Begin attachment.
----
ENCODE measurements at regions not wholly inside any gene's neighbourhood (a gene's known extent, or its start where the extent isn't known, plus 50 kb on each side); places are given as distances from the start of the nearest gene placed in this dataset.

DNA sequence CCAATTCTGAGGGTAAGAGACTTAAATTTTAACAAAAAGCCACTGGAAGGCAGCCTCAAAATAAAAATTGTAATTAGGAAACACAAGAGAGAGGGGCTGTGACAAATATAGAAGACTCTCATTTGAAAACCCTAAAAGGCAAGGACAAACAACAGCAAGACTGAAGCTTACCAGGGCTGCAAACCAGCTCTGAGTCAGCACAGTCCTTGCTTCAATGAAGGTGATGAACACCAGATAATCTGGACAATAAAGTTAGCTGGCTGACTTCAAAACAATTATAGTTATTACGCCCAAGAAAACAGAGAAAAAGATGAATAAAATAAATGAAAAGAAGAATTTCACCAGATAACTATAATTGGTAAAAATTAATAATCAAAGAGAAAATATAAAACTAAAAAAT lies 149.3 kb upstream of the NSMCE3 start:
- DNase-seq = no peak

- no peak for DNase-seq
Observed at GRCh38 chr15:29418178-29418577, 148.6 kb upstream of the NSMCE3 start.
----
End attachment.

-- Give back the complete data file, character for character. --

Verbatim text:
ENCODE measurements at regions not wholly inside any gene's neighbourhood (a gene's known extent, or its start where the extent isn't known, plus 50 kb on each side); places are given as distances from the start of the nearest gene placed in this dataset.

DNA sequence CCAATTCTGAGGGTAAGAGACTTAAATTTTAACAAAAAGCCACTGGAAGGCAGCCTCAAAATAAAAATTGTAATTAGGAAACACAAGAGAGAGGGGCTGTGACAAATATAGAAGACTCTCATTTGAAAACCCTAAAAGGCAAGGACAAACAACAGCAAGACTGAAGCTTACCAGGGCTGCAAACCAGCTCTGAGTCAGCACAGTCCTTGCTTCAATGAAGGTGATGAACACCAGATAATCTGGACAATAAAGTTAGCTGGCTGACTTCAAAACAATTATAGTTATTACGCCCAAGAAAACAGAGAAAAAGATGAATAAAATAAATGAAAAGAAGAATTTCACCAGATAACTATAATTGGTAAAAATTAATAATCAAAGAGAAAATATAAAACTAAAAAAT lies 149.3 kb upstream of the NSMCE3 start:
- DNase-seq = no peak

- no peak for DNase-seq
Observed at GRCh38 chr15:29418178-29418577, 148.6 kb upstream of the NSMCE3 start.